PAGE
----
Fearful flyers often hide their fear of flying from their closest friends or even from their partners. We want our fearful flying customers to be able to share overcoming their fear with the person they’ll be flying with and are probably closest to.
(BUT ONLY IF IT HELPS … we realise that some people prefer to face their fear on their own.)
The strain put on relationships when someone has a fear of flying can be enormous, the feelings of guilt and weakness for the person causing the ‘problems’ are considerable. They feel totally and solely responsible for the ensuing chaos, which then leaves a legacy of worry for the next occasion.
We say that the first thing to do is overcome the fear, then worry about others … it’s actually what their friend or family would prefer. We encourage any fearful flyer who comes to our course to bring along someone to support and share the day with them so that when they fly together they can share the experience based on knowing how to help and the things that are of concern to the anxious flyer.
A supporter is someone who would normally be flying with the person on the course.
We ask £15 to cover the cost of lunch and refreshments, there is no other charge.
The supporter's role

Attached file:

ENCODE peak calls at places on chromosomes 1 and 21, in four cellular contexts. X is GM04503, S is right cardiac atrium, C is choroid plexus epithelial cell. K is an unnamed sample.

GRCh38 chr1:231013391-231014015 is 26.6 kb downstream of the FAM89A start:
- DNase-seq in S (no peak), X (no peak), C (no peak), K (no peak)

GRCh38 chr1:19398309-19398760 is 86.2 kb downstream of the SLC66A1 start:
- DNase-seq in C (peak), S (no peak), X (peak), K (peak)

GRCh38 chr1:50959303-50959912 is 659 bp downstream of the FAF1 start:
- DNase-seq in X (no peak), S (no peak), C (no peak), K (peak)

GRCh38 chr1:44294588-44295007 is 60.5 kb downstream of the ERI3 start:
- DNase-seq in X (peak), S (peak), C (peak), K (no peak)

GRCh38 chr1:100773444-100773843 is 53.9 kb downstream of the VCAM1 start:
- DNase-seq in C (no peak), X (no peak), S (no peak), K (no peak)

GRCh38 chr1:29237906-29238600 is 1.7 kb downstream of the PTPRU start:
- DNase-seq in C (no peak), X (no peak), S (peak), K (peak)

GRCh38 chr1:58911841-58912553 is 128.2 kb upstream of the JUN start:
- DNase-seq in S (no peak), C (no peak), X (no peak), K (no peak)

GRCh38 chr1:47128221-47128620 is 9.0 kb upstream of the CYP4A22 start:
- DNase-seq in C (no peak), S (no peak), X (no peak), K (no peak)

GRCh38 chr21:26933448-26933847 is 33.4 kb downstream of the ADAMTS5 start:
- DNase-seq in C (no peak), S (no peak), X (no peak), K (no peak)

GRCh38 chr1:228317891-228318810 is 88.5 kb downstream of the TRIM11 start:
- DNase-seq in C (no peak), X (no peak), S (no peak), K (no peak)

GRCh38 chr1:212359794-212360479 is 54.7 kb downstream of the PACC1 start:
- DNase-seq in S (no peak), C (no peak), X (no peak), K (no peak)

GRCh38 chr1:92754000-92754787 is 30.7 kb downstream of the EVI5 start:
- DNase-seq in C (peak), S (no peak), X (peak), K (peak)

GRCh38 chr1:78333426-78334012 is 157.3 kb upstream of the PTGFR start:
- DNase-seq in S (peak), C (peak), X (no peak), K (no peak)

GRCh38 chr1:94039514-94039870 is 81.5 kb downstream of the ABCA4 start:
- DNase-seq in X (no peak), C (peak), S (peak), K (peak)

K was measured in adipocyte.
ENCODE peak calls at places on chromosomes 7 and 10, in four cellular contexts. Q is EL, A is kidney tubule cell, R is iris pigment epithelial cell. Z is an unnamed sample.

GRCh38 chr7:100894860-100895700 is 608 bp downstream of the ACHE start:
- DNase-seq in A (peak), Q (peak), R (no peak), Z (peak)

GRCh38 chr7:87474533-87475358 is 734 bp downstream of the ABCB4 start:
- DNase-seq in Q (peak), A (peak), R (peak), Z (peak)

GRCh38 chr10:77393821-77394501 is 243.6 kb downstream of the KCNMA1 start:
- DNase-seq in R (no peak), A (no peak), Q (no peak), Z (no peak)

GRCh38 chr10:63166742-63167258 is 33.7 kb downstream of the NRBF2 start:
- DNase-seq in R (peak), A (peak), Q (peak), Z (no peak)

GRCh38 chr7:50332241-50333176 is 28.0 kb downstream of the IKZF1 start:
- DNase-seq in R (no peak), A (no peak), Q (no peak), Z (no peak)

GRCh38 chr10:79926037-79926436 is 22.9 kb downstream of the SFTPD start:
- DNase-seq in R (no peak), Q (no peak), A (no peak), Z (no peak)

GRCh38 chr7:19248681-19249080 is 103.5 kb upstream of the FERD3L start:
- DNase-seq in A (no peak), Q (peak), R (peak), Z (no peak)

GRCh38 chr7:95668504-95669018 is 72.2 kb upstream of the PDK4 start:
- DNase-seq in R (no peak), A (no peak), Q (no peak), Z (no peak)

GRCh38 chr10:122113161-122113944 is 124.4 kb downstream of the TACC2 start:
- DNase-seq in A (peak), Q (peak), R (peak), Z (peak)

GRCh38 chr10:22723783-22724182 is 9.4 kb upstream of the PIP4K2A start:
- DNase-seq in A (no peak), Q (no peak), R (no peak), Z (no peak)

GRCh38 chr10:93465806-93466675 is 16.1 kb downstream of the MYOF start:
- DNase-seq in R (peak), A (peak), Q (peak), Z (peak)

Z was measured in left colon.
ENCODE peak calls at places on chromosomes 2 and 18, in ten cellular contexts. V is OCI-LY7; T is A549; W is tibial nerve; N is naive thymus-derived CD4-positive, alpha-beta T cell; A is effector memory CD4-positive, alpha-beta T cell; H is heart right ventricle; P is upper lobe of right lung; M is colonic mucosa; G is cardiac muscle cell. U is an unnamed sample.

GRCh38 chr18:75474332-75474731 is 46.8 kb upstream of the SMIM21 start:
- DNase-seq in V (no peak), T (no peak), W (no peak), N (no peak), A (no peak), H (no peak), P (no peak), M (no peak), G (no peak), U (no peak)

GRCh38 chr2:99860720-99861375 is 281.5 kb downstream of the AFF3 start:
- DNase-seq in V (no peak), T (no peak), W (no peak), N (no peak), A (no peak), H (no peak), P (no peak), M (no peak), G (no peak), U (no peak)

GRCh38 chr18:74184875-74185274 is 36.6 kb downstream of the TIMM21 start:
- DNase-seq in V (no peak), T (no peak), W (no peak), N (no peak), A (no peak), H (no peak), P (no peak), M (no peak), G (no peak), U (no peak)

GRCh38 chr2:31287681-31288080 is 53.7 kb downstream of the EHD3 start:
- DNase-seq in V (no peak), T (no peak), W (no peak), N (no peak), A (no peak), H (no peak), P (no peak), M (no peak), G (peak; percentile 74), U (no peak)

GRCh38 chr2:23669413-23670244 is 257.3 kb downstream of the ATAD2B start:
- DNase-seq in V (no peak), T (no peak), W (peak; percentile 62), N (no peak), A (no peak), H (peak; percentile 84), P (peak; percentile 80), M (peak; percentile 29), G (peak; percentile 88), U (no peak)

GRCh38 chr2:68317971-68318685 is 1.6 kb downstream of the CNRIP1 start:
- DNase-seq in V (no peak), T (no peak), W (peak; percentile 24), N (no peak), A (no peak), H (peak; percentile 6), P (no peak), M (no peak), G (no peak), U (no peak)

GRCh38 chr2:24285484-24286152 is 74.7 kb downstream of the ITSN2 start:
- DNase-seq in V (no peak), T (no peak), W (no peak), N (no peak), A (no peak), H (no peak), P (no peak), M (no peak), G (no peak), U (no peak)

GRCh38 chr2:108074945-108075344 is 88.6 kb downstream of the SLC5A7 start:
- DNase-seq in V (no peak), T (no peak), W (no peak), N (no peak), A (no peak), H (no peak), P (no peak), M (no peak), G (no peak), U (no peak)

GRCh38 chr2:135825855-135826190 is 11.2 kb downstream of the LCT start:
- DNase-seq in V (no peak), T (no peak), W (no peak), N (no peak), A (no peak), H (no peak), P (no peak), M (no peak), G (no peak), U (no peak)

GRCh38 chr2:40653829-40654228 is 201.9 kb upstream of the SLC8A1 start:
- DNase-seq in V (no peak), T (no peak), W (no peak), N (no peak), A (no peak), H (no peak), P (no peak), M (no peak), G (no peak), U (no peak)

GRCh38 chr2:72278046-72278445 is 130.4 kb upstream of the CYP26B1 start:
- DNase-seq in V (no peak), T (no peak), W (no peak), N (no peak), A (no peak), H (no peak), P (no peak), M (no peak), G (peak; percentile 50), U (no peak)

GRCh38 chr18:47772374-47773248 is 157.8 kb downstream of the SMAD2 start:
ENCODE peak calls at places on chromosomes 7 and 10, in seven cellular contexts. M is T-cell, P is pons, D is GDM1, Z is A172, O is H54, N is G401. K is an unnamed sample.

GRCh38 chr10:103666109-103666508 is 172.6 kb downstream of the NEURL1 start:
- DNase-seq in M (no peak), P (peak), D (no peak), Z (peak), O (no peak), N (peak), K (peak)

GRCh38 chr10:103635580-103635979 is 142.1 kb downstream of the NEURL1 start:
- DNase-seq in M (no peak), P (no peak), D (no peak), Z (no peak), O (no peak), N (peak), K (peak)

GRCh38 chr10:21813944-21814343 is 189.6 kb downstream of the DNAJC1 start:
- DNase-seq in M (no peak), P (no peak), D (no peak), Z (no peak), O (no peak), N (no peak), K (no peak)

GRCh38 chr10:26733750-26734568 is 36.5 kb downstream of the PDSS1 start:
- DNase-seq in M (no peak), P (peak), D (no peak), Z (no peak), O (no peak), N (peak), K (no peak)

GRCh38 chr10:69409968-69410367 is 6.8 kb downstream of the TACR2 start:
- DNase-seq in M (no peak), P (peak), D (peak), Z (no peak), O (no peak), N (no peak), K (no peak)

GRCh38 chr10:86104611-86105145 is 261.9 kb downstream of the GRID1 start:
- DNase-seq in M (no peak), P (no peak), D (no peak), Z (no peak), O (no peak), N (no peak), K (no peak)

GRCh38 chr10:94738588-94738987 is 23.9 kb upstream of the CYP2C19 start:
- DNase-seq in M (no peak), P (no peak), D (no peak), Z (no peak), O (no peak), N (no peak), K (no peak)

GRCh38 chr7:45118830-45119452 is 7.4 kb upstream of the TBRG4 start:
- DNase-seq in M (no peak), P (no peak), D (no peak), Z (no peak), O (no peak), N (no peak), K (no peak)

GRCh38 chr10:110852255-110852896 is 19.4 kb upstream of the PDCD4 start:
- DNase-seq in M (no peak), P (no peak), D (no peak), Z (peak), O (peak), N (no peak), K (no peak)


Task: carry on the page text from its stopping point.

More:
We will show you how to make a simple ‘contract’ between you and your supporter so that you can get the best from the arrangement. Quite often supporters don’t know exactly how to help and so they end up being an extra burden for the fearful flyer. Sometimes the person with the fear of flying wants everything their own way and believes that if someone is supporting them they ought to do exactly what the fearful flyer wants. In reality, the supporter must do what the anxious flyer needs, not what they want. But we’ll talk more about this when we meet you.
A friendly and workable contract is an important part of success.
The supporter should among other tips we suggest
- Be supportive but firm.
- Not give advice but give support.
The anxious flyer should
- Explain what causes their anxiety.
- Tell the supporter exactly what sort of help they need i.e. conversation, silence, etc.